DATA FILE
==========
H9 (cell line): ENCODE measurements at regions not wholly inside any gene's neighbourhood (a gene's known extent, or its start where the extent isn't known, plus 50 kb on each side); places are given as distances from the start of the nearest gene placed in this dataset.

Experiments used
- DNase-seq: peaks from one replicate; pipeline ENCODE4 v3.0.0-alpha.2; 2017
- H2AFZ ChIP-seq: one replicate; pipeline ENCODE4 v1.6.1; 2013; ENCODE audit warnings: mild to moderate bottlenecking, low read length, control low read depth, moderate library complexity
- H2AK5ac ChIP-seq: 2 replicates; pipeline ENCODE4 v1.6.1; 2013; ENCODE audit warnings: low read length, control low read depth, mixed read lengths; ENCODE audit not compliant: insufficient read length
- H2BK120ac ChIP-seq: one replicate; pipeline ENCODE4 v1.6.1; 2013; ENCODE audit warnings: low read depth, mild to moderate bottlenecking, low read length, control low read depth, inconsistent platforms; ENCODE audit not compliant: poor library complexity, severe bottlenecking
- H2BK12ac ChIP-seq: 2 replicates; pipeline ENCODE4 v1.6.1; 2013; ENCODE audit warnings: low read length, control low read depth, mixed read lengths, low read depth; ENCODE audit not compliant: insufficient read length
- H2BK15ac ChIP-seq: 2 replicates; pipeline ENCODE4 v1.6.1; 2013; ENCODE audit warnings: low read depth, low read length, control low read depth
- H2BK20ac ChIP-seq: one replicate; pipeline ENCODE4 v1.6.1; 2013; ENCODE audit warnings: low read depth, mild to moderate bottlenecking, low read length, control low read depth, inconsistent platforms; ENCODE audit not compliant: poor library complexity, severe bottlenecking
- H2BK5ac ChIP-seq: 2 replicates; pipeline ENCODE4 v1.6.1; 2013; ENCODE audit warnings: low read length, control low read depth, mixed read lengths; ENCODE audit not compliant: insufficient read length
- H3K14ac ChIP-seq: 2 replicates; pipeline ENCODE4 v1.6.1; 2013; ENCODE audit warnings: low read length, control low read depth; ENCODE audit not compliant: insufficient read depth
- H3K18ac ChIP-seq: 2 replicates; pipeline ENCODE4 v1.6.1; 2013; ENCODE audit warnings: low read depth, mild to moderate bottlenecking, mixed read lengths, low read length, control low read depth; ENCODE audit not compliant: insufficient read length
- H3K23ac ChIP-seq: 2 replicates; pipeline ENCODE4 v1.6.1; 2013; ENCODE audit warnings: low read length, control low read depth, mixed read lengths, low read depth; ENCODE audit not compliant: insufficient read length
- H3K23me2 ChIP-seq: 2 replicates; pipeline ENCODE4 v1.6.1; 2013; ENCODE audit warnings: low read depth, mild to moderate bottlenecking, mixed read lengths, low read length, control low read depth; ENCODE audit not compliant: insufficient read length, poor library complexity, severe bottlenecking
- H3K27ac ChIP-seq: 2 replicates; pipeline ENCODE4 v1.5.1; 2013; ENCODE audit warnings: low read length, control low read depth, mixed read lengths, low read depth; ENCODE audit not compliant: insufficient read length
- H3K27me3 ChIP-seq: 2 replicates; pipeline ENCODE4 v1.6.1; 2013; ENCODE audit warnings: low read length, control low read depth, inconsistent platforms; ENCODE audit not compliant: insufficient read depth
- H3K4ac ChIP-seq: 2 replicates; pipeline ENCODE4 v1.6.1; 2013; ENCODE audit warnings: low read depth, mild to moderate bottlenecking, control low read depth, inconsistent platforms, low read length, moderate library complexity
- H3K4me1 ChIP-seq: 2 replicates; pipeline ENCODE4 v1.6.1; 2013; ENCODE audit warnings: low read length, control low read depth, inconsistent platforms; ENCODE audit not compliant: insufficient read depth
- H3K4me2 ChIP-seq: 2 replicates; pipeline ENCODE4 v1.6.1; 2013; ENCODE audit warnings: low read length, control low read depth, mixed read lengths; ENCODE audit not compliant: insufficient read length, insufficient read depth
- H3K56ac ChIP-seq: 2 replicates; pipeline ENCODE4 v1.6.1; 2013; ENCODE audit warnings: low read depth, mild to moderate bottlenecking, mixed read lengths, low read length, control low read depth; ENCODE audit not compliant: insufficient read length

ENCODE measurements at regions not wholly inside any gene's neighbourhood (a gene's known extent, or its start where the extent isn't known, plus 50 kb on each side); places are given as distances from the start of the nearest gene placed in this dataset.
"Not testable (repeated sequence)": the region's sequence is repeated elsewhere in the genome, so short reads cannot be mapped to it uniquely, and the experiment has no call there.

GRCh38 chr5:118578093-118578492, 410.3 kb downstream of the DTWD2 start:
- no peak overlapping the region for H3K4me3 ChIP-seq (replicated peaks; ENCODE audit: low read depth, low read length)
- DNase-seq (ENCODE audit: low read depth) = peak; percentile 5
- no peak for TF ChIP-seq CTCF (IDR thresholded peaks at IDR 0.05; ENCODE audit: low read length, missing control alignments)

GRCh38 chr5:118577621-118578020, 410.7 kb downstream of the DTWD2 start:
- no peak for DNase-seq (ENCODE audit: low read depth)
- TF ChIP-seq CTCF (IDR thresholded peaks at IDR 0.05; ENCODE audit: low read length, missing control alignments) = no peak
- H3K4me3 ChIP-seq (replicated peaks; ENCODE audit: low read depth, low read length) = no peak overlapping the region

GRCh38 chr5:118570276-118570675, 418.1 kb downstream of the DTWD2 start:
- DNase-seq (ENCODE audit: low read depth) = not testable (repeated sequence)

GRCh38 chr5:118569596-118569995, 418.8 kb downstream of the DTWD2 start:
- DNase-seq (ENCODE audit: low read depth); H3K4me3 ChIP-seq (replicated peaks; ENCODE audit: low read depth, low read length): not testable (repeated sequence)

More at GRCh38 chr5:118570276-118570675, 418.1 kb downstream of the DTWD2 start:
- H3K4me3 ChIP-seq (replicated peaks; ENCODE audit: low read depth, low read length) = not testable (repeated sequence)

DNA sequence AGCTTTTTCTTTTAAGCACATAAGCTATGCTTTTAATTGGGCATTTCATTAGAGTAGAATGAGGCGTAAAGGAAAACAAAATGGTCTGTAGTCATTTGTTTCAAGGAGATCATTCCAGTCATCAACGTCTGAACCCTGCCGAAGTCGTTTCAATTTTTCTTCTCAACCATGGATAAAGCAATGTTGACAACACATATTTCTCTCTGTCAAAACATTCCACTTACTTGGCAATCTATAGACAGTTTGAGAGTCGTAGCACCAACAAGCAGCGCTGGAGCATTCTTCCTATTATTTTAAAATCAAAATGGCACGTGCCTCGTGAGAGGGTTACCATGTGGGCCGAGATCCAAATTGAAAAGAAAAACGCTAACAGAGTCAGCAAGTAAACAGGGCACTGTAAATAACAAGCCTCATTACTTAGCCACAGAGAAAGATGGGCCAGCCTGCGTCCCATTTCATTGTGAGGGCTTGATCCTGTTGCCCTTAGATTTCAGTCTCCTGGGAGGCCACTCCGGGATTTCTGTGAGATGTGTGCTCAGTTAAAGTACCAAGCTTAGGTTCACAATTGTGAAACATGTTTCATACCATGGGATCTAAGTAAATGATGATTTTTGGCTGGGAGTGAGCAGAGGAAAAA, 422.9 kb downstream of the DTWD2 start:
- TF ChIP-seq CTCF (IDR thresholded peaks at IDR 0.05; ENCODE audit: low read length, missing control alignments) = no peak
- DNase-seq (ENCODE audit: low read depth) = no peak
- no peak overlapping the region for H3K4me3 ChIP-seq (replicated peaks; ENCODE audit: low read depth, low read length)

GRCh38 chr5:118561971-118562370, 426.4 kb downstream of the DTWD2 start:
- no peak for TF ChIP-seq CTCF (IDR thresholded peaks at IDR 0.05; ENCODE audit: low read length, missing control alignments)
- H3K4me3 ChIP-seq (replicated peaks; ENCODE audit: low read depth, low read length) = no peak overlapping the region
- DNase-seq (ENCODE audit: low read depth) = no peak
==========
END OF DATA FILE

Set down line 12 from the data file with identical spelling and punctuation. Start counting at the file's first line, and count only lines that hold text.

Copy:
- H3K18ac ChIP-seq: 2 replicates; pipeline ENCODE4 v1.6.1; 2013; ENCODE audit warnings: low read depth, mild to moderate bottlenecking, mixed read lengths, low read length, control low read depth; ENCODE audit not compliant: insufficient read length